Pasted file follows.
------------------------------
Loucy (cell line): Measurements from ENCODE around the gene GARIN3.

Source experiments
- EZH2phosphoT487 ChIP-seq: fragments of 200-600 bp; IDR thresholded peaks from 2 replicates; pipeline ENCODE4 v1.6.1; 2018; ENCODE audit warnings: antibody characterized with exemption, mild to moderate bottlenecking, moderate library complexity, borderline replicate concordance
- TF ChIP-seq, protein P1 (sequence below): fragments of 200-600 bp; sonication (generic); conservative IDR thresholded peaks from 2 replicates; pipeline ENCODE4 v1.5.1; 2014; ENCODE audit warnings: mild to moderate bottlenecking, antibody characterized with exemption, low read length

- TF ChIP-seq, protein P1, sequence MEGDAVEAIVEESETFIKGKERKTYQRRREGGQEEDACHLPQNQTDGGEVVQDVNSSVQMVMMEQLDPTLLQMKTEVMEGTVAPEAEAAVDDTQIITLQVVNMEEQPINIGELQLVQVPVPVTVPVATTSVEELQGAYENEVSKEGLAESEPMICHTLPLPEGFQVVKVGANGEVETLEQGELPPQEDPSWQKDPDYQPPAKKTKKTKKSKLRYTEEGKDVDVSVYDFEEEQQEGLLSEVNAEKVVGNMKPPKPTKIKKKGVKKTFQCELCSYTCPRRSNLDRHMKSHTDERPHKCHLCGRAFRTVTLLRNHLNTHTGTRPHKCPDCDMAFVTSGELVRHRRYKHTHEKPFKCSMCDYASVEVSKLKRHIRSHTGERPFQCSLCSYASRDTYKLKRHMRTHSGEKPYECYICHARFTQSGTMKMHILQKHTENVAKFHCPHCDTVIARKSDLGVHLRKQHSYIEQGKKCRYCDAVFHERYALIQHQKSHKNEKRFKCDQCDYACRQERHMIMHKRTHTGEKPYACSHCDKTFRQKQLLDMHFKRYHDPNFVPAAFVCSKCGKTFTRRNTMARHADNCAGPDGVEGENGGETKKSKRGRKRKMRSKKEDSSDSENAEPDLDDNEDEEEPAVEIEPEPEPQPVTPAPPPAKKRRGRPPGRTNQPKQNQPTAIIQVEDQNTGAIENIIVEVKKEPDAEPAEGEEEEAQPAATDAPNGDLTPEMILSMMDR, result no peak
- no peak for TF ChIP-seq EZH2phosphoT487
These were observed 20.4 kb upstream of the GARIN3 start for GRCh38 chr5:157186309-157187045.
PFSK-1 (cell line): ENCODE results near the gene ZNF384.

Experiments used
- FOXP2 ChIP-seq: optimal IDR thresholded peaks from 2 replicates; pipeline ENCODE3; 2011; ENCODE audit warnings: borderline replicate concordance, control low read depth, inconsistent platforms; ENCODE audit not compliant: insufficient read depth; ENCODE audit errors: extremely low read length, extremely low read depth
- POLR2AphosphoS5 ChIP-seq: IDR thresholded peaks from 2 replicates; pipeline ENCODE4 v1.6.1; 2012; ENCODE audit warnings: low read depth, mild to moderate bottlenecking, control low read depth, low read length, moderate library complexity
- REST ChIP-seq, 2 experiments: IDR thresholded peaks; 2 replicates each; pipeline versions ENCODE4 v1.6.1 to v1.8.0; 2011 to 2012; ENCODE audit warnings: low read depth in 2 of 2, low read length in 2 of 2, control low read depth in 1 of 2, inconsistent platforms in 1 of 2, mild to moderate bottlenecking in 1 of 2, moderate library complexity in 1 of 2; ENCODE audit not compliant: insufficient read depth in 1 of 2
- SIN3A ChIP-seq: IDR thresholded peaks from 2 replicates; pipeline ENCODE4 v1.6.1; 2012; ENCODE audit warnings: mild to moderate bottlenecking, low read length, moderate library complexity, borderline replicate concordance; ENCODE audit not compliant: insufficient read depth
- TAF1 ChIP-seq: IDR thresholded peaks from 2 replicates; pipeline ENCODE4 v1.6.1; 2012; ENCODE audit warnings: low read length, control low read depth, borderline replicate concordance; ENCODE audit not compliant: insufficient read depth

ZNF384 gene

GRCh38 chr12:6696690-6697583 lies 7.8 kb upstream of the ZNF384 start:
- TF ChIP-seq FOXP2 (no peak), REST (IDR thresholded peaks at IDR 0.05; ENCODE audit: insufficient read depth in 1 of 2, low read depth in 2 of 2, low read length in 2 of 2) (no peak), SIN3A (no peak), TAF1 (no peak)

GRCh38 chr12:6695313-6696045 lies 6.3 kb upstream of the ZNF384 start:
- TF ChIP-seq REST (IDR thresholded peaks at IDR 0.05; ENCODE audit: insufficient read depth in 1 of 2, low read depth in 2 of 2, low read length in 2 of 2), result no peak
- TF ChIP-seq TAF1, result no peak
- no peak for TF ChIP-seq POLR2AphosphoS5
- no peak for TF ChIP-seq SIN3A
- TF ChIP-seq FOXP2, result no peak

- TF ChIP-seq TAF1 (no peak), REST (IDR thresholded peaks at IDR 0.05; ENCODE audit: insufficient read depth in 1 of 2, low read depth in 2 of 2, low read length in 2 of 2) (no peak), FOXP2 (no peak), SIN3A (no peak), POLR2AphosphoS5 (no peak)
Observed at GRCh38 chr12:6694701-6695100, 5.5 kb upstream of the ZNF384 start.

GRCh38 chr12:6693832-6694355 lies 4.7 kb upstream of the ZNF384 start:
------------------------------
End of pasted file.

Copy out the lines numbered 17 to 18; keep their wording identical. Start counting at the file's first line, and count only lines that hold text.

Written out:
- TF ChIP-seq FOXP2 (no peak), REST (IDR thresholded peaks at IDR 0.05; ENCODE audit: insufficient read depth in 1 of 2, low read depth in 2 of 2, low read length in 2 of 2) (no peak), SIN3A (no peak), TAF1 (no peak)

GRCh38 chr12:6695313-6696045 lies 6.3 kb upstream of the ZNF384 start: